Finally, a word must be spent on the choice of point-like source of gravity. Although it has been considered only to simplify the treatment of the problem, the relevance of the outcome does not depend on it. In fact, even if we considered a rotating spherical object instead of a point, the value of the constraint would basically be the same. Lorentz-violating factors will very likely appear as combinations of the \({\bar{s}}^{\mu \nu }\) already introduced in this work, but the line of reasoning would exactly be the same. Consequently, we expect Eqs. (20) and (25) to be modified only in its l.h.s., for example with contributions such as \({\bar{s}}^{\,00}+\sum _{\mu ,j}{\bar{s}}^{\mu j}\) at the lowest order.

5 Conclusions

In the context of SME, working in the weak field approximation, we have studied the dynamics of a massless scalar field confined between two nearby parallel plates in a static spacetime background generated by a point-like source. In order to obtain a reasonable constraint on Lorentz-violating terms in the context of the Casimir effect, we have derived the corrections to the flat spacetime Casimir vacuum energy density Eq. (16), in the framework of SME. We have found that, both in the energy density and in the pressure, GR gives us only contributions at the second order \({\mathscr {O}}(R^{-2})\), while Lorentz-violating corrections occur at first order \({\mathscr {O}}(R^{-1})\). After that, we have evaluated the pressure Eq. (21) to observe how it changes from the usual expression in flat spacetime, Eq. (22), in the presence of gravity (see Eq. (23)) and with SME coefficients (see Eq. (24)).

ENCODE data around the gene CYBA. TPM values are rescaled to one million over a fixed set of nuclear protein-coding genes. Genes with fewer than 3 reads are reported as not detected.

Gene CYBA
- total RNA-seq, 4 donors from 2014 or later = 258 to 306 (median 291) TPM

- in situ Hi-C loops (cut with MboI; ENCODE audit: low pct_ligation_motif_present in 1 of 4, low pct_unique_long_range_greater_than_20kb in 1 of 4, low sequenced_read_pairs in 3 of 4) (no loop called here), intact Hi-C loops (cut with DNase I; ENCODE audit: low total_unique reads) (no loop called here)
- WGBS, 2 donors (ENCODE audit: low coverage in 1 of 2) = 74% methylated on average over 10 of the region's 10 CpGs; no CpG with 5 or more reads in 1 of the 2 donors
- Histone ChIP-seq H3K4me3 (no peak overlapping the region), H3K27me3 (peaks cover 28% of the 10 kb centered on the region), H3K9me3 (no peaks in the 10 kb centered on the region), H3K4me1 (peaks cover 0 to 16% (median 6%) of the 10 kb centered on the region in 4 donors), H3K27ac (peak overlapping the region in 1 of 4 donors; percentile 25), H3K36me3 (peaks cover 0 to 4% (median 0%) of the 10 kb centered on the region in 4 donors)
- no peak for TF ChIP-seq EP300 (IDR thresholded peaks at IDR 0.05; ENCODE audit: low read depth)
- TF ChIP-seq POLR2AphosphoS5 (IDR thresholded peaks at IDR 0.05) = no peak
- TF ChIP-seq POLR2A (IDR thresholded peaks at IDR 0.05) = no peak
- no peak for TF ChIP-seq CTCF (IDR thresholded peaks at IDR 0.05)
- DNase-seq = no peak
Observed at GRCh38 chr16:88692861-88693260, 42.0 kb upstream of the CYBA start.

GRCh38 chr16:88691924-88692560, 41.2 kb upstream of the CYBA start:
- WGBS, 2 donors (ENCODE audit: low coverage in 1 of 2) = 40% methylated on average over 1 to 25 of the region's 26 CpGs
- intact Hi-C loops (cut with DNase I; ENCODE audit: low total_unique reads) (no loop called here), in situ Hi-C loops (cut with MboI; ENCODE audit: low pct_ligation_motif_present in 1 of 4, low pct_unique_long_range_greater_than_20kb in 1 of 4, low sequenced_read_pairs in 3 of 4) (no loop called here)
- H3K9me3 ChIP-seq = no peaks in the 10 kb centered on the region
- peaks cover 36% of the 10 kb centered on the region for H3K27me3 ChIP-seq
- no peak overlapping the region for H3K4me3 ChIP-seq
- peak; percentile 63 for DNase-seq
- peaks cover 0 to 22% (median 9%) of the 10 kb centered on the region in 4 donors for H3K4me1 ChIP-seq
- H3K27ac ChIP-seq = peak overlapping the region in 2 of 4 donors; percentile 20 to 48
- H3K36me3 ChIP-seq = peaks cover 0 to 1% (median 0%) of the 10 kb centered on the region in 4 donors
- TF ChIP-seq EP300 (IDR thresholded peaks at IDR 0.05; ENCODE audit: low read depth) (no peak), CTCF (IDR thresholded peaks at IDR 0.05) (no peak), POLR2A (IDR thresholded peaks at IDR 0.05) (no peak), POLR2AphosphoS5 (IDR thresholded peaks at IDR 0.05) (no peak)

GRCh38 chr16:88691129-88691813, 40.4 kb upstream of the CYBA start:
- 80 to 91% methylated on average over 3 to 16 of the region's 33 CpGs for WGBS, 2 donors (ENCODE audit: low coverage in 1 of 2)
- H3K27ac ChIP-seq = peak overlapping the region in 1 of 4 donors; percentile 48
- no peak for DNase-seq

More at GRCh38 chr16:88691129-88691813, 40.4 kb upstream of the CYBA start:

By requiring \(|\varepsilon _{LV}|\lesssim | \varepsilon _{GR}|\) but also \(\left|P_{LV}\right|\lesssim \left|P_{GR}\right|\), we have then been able to find a significant bound on the SME coefficient \({\bar{s}}^{\,00}\). Such an assumption is related to the fact that manifestations of Lorentz violation in nature are expected to be extremely evanescent. If the above inequality did not hold true, it would have been possible to detect traces of Lorentz-violating terms in the tests proposed in Ref. [46] and in other experiments involving the intertwining between SME and gravity, but this is not the case.

We remark that, as already pointed out, the true measurable physical quantity in the context of the Casimir effect is the pressure P. One can possibly extract a constraint for \({\bar{s}}^{\,00}\) also with P as done in Eq. (25), but its order of magnitude would be extremely high if compared to Eq. (20) and especially to the data of Ref. [6].